4 Die in Hi-Rise Horror

With the memory of 3 fire fighter's funerals fresh in their minds, NYC's Bravest were called upon yet again to battle a 4 alarm hi-rise fire in the posh Upper West Side of Manhattan. This time, 4 civilians bore the brunt of the Red Devil's fury.

Shortly before 1000 hours, Wednesday December 23, 1998, the Manhattan C.O. received a call from the panic stricken resident of apartment 19-D at 124 West 60 Street. The caller, Patricia Brentrup and mother of actor Macaulay Culkin, stated an electric heater caught fire and spread to the couch. She and the family maid awoke the sleeping children and fled the apartment. Sadly, the front door was left propped open.

In a virtual repeat of the fire that killed 3 fire fighters 5 days prior, the hallway and stairwell were converted into a 2000-degree smokestack. Within minutes fire was showing through the 19th floor apartment's windows; clouds of black smoke billowed up along the buildings 51-story facade. Unlike the fire on Vandalia Avenue, this building was not required to have sprinklers in the hallways, only a firehose and standpipe in the stairwell.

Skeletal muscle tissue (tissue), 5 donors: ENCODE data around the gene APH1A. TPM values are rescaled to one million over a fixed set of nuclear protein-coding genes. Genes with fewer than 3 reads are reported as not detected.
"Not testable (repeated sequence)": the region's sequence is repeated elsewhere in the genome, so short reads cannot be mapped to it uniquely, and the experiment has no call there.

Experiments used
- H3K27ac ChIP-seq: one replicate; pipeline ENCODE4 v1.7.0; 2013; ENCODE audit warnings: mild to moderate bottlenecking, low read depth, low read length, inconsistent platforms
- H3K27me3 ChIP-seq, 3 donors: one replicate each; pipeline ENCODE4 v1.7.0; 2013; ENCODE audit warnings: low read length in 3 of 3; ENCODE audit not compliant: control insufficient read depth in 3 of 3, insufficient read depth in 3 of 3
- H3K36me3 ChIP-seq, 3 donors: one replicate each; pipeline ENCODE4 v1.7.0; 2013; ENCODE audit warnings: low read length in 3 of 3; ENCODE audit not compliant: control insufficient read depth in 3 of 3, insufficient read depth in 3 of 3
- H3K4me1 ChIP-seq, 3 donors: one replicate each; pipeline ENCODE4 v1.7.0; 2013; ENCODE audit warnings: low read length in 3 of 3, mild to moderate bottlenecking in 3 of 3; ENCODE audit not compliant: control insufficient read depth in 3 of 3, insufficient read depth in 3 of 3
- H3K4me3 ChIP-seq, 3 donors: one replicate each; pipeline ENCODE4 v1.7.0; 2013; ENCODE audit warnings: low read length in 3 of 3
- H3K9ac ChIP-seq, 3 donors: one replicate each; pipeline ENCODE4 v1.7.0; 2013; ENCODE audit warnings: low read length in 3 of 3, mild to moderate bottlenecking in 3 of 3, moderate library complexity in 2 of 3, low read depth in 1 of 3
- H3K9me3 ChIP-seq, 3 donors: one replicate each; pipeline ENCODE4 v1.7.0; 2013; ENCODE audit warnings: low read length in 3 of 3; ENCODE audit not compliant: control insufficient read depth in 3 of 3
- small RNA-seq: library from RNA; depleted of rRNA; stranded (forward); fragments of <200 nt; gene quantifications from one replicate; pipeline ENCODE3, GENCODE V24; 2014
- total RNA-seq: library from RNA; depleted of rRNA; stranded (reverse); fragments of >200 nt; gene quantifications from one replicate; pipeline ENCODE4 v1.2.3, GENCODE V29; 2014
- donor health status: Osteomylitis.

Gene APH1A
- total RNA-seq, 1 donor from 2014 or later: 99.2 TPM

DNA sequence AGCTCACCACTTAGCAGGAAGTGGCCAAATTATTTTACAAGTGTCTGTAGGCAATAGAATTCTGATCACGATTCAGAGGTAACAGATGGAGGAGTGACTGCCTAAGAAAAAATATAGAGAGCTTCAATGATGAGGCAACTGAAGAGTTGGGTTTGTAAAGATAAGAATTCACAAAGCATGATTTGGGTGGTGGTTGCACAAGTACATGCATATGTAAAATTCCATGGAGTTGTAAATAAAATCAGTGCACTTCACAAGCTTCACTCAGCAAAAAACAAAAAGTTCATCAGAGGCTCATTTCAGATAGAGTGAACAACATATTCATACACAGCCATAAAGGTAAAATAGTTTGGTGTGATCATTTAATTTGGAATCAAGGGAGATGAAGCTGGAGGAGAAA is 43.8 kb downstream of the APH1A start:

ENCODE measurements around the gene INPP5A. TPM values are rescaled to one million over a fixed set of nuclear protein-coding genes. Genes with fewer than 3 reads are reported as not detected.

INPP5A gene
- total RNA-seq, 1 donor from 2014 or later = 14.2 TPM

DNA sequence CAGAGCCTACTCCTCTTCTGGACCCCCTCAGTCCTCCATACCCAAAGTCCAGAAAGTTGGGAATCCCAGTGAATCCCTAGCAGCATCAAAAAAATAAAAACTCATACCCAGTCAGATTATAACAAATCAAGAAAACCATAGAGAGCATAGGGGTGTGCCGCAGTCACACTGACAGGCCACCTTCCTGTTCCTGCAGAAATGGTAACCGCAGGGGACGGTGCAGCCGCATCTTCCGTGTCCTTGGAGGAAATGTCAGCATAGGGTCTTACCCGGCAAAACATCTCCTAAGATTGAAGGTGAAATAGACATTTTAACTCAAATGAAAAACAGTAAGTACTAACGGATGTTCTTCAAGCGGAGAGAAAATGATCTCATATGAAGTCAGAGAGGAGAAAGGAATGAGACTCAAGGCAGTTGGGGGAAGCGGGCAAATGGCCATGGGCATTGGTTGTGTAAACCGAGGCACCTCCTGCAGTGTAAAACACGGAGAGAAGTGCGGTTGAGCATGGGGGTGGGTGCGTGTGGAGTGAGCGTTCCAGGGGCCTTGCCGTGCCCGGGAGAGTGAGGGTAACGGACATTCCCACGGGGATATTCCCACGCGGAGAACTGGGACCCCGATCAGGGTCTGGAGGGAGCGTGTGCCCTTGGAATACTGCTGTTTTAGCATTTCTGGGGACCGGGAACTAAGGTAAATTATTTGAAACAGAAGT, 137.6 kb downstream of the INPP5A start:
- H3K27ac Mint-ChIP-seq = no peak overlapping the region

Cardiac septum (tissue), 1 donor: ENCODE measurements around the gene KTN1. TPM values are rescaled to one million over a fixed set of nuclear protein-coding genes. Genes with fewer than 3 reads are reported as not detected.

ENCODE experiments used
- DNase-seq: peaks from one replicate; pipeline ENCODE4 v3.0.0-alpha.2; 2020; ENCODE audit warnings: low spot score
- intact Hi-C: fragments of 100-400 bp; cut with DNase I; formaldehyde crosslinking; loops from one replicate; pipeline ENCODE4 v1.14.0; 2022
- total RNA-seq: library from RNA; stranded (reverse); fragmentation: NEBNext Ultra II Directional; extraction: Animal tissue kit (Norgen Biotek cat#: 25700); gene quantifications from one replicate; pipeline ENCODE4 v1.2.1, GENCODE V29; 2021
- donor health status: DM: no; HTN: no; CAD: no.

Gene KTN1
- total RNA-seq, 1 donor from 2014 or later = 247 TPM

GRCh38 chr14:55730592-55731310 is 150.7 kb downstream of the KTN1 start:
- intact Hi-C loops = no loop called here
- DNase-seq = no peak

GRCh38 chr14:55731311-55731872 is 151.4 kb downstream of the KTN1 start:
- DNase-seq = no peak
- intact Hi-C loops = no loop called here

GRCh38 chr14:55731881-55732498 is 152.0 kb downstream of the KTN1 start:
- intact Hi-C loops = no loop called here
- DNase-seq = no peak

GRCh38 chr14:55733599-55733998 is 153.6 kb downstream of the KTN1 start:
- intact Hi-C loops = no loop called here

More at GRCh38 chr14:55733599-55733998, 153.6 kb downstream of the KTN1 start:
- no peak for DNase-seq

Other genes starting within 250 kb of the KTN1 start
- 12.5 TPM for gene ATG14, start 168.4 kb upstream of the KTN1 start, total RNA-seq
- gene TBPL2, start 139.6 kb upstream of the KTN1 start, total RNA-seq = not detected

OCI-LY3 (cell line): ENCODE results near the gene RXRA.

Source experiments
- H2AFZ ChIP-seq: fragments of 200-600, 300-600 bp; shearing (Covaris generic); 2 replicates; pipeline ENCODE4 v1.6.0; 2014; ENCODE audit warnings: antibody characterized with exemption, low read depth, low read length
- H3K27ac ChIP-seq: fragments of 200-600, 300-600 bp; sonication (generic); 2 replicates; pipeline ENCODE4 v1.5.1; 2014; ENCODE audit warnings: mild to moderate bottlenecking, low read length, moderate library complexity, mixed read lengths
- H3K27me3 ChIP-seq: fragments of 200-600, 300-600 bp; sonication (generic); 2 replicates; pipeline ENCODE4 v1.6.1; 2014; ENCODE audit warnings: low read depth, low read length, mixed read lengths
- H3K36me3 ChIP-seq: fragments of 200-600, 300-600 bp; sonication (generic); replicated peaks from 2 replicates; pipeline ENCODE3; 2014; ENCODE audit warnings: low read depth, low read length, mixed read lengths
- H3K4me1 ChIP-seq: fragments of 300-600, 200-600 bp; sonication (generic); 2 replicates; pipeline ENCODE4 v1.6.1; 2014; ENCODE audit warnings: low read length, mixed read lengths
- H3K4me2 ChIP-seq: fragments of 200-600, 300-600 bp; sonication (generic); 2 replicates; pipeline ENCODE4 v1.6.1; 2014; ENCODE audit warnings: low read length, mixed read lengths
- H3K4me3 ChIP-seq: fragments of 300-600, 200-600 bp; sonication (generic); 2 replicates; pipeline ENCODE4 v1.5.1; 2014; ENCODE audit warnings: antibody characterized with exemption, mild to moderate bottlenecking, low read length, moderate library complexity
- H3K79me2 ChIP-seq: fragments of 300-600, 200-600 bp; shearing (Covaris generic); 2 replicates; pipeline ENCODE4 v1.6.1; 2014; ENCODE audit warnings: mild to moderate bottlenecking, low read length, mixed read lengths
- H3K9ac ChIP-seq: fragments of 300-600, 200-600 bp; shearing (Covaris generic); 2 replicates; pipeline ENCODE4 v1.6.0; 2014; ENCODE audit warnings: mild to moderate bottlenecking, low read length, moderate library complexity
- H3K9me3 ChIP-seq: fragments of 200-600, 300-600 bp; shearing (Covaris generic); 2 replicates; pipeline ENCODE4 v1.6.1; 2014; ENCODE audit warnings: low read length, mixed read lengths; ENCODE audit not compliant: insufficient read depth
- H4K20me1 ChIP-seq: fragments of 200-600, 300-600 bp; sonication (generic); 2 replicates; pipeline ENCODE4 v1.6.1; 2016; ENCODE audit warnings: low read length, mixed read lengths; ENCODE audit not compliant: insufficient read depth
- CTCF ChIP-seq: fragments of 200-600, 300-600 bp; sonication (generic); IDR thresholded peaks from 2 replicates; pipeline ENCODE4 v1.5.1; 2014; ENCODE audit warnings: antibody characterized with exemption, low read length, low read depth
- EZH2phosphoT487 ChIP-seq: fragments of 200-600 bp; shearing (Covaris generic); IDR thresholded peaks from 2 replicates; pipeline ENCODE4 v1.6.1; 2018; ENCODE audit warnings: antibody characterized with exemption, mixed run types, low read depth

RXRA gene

Many residents on the upper floors were lucky in their attempt to leave the building. They took the stairway early enough to avoid being disabled by smoke and heat. But for 4 others the timing just wasn't right. Between the 27th and 29th floor, 4 people died of smoke inhalation.

Some residents didn't make it out of their apartments in time and they were forced to stay inside. As heat and smoke increased they fled to their terraces in the frigid air. This was the best course of action.

In NYC all buildings over 75 feet in height must be "fireproof." The term is misleading. It does not refer to the contents of the building, only the structure itself. In optimum conditions a fire will not spread beyond an apartment or compartment provided of course that the doors are closed. That was not the case in this, or the Vandalia Avenue fire.

"Stay in your apartment," was the only advice we could give the callers. Some did. But there's no telling how one will react in a life-threatening situation.